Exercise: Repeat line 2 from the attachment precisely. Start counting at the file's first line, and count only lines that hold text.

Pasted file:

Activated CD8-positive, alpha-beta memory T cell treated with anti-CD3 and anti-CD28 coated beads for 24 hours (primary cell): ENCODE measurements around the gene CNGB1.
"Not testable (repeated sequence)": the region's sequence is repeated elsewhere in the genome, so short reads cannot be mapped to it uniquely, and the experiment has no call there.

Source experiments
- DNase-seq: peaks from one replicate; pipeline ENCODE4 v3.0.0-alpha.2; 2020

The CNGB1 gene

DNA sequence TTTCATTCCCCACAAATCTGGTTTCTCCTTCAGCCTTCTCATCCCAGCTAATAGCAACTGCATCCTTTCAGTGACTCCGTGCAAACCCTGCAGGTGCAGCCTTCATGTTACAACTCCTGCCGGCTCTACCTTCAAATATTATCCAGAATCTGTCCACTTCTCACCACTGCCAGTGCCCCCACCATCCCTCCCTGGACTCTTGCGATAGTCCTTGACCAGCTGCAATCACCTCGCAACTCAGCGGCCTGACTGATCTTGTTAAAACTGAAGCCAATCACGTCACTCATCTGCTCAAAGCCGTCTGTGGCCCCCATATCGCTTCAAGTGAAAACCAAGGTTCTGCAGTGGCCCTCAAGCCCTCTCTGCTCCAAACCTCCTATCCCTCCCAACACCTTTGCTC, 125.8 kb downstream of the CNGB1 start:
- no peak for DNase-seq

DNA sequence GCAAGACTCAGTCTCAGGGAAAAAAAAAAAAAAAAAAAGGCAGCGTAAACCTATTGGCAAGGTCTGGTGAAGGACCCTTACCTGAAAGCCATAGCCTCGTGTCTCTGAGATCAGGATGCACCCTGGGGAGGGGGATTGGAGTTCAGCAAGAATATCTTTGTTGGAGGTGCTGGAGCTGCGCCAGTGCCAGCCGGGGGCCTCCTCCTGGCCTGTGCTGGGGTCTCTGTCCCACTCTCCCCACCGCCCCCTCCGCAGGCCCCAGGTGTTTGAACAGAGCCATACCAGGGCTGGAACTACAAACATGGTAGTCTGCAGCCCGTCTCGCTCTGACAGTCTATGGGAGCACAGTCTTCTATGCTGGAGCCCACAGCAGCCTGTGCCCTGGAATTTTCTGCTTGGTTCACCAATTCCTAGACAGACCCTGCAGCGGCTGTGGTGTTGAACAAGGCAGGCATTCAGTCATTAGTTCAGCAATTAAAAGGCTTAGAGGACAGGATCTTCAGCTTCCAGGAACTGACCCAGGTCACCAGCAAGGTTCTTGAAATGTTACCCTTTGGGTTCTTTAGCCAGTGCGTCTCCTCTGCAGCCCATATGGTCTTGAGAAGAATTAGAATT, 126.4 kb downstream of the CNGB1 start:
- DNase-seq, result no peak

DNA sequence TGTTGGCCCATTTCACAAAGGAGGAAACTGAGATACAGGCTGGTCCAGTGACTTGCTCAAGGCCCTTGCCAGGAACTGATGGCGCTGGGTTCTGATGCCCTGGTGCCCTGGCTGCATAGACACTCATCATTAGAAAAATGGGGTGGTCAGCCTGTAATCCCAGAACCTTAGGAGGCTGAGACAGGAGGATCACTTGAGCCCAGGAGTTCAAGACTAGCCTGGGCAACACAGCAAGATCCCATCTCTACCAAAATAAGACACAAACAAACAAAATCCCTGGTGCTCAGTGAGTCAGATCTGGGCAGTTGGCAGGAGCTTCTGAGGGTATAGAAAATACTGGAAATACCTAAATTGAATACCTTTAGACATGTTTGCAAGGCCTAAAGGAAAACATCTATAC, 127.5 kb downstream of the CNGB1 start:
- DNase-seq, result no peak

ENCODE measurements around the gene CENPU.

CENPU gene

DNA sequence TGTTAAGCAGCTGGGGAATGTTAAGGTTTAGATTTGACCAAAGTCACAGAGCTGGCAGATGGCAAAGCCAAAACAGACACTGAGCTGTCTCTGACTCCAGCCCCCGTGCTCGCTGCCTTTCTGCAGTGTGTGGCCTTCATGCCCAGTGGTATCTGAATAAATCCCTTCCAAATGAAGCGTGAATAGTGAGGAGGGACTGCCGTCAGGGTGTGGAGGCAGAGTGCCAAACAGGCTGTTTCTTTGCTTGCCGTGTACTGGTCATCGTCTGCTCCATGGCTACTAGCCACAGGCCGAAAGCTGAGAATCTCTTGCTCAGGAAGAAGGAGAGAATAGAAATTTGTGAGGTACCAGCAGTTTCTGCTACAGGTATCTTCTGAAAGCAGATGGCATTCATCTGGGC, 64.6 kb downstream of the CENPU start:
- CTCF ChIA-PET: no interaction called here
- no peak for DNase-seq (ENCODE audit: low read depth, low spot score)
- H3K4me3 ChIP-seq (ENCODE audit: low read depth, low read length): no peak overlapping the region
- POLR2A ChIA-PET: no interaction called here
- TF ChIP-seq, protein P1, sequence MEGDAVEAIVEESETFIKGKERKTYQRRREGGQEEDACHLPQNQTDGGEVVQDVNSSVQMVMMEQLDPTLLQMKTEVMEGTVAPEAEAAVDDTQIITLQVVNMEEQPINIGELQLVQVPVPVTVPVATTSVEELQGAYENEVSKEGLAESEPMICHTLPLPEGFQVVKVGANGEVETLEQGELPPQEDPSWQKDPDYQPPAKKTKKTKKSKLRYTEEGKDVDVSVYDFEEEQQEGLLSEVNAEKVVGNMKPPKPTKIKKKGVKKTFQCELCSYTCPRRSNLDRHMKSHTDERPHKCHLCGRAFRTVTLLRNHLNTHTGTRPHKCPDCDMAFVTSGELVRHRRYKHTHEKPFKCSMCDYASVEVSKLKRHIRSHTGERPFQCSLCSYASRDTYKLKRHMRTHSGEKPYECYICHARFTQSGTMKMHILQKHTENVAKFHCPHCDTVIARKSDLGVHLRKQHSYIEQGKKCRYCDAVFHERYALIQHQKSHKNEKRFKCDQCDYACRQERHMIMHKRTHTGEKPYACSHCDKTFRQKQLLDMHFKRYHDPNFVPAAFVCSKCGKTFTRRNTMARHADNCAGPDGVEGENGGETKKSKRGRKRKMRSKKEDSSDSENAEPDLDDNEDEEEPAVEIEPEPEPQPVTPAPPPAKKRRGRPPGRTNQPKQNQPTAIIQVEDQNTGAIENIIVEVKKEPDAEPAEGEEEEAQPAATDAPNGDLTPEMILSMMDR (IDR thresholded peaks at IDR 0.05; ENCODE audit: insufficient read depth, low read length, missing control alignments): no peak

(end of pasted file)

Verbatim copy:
"Not testable (repeated sequence)": the region's sequence is repeated elsewhere in the genome, so short reads cannot be mapped to it uniquely, and the experiment has no call there.